• Virtual Reality – Actually using the tablet’s display in a VR setting is absolutely unfathomable considering it’s size/weight/resolution/refreshrate… however, if the ports on the bottom that interface with the dock are competent enough, it wouldn’t be all that unreasonable to use that as I/O to a separate headset comprising only video/audio/sensors, meaning it could be just as light as the existing Vive/Oculus/PSVR sets. Take a slim-fitting backpack with dedicated holds for airflow and I/O, house a dock inside that with a sizable battery, and voila, non-tethered mobile VR. Would they actually do that? I’d say 95% chance the answer is no, but it IS possible if it’s something they’ve planned for.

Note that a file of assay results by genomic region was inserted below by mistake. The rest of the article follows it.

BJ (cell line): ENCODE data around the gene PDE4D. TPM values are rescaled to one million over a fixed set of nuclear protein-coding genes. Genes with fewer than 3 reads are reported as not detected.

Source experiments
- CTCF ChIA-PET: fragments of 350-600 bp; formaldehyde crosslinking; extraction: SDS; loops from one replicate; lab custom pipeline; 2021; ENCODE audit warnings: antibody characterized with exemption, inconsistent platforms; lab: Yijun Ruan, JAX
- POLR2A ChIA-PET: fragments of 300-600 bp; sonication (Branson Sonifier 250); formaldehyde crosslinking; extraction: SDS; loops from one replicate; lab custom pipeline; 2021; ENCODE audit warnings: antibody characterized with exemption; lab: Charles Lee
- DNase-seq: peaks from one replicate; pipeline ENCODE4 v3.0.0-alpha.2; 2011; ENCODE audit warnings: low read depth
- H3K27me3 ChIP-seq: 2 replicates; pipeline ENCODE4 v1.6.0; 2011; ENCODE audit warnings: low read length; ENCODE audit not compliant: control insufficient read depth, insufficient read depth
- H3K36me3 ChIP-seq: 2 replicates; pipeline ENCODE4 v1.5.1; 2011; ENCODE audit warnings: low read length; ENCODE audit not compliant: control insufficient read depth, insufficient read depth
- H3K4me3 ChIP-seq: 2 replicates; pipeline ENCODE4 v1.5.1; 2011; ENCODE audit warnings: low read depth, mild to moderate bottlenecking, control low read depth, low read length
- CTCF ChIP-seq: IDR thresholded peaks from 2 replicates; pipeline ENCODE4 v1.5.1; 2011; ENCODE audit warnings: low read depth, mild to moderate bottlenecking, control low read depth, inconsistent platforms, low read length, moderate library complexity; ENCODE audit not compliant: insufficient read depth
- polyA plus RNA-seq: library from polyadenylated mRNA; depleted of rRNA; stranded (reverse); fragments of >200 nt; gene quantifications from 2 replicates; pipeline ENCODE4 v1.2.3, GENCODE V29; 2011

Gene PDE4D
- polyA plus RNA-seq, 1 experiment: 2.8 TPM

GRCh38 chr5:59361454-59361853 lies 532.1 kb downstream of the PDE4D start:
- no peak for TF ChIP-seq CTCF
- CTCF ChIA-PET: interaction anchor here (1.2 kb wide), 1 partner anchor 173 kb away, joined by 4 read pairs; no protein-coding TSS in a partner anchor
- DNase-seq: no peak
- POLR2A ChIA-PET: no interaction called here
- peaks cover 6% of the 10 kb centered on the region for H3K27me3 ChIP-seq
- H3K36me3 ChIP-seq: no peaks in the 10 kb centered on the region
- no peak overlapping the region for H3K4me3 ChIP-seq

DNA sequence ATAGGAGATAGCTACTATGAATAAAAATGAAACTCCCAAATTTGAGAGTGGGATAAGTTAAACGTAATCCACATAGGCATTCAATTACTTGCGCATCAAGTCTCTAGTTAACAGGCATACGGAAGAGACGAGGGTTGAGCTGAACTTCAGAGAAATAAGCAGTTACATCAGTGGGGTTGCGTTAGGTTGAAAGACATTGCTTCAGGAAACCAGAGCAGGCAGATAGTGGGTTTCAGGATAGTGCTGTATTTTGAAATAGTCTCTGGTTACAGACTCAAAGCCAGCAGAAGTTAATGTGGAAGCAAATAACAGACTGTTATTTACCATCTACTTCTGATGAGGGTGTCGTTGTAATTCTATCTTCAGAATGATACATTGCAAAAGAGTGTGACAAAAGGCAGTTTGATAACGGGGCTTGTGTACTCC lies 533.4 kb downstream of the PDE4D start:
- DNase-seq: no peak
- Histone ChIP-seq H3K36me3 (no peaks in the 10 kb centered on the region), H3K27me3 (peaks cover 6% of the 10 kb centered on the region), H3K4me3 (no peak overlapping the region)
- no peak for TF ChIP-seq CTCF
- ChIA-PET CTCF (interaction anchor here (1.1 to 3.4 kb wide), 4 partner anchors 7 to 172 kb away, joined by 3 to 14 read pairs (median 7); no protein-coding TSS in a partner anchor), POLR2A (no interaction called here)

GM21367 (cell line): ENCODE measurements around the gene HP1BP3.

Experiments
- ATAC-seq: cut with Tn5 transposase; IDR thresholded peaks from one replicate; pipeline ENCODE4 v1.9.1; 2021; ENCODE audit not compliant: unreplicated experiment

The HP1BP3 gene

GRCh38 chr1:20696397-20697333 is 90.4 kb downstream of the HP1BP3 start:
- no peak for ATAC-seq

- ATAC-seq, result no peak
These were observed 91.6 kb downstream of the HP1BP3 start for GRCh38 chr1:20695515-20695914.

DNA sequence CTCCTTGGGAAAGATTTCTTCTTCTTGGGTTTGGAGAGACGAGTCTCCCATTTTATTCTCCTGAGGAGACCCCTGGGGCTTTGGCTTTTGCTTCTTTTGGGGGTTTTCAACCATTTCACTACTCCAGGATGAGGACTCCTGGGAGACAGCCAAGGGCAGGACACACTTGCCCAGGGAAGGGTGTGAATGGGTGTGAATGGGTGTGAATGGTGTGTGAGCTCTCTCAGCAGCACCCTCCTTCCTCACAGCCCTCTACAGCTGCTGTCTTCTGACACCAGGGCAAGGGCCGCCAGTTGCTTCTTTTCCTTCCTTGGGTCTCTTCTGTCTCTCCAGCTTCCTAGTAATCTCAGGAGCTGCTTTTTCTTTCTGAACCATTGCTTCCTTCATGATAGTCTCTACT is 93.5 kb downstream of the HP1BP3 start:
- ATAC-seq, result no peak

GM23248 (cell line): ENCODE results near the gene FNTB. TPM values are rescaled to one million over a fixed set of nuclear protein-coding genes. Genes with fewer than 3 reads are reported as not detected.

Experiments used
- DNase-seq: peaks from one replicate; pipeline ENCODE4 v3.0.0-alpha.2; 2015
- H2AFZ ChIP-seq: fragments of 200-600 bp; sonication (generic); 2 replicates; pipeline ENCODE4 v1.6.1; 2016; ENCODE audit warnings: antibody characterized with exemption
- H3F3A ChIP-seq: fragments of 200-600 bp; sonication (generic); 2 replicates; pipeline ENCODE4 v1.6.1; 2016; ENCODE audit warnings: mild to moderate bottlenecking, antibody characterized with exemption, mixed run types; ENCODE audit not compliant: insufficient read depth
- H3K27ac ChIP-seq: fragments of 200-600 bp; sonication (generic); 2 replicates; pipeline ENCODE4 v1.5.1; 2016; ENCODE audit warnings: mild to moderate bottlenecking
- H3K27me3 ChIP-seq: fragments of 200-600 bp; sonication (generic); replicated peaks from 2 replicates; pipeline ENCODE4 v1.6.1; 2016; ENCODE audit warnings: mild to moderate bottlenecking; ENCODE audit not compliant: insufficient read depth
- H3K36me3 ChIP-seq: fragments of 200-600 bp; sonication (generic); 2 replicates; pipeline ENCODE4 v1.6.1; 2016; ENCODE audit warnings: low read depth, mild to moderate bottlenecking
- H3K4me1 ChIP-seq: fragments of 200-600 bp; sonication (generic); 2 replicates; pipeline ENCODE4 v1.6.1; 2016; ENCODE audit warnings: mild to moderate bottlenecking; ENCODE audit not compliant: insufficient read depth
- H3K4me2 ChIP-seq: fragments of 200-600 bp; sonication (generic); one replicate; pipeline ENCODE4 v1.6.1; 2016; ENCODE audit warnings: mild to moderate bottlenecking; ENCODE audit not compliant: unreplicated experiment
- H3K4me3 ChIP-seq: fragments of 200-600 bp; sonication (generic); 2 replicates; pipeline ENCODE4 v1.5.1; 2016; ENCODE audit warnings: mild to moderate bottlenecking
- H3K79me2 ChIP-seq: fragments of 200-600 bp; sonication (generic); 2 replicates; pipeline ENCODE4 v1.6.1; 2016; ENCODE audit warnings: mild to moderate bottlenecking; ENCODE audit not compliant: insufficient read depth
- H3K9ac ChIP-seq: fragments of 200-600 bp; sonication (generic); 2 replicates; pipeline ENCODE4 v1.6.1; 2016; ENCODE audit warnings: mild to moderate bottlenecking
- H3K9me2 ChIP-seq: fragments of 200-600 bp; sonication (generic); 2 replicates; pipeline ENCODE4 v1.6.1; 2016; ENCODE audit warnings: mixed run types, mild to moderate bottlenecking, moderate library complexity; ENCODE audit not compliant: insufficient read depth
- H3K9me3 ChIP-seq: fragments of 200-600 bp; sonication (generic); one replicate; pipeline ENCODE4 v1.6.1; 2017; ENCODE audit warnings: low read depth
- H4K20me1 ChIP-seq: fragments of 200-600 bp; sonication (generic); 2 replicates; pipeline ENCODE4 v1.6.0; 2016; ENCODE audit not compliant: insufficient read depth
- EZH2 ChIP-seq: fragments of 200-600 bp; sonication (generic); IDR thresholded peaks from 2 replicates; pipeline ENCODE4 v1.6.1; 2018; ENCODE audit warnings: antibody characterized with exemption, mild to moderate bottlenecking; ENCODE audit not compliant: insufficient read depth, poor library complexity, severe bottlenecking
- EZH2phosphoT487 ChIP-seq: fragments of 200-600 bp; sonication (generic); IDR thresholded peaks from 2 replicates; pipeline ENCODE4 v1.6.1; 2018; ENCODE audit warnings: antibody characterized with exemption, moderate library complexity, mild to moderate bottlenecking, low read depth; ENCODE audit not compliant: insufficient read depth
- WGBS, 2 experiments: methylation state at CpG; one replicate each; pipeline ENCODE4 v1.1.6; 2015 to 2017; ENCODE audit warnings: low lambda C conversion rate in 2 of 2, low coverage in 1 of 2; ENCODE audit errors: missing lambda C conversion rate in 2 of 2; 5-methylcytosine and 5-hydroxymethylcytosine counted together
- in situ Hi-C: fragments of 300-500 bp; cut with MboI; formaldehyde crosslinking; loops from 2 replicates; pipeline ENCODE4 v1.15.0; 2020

• Nvidia G-Sync – Nvidia were there first to bring adaptive refresh displays to the modern gaming space, they know what they’re doing, and despite the price premiums seen on G-sync displays, they know how to do it cheaply when they have full control over the entire device (as seen with a number of recent laptops), not just a graphics card. The way I see it, the Nintendo Switch is basically Nvidia’s device; there is clearly so much more involvement here than Nintendo buying their Tegra SOC and calling it done deal. They even made their own post going into specifics right as the reveal trailer went up, while Bethesda couldn’t even confirm that it was Skyrim that was so prominently featured; they are more likely true partners with Nintendo rather than the standard client/vendor relationship of AMD and the other other recent consoles. Nvidia not only made an android-based tablet very similar to the switch a few years ago with the TV-output and everything, but they’ve also iterated on their own NV API (now “NVN API”, NVidia-Nintendo) specifically for this platform. On a platform like this with extremely lofty expectations compared to basically all of Nintendo’s past handheld console releases, trying to maintain a flawless 60 FPS on battery might not be easy for all of the experiences they want to offer. If completely unlike all past consoles, they have the freedom to just not worry about framerate fluctuating throughout the range between 30 and 60, that is absolutely huge. While PC gamers notice tearing and stuttering more often because they actively dislike it having intentionally paid more for a better experience, it still crops in tons of console titles even after specifically targeting and capping at 30 FPS. To be clear, this is only for the device in handheld mode; not only doesn’t G-sync support HDMI yet, but there are no TVs on the market that support it anyway. Assuming the performance is close between the two modes, the added fluidity/consistency of variable refresh might be a damn good reason to use the Switch charging/resting on a table or desk in front of you, rather than fully docking the system with the TV for home use as intended.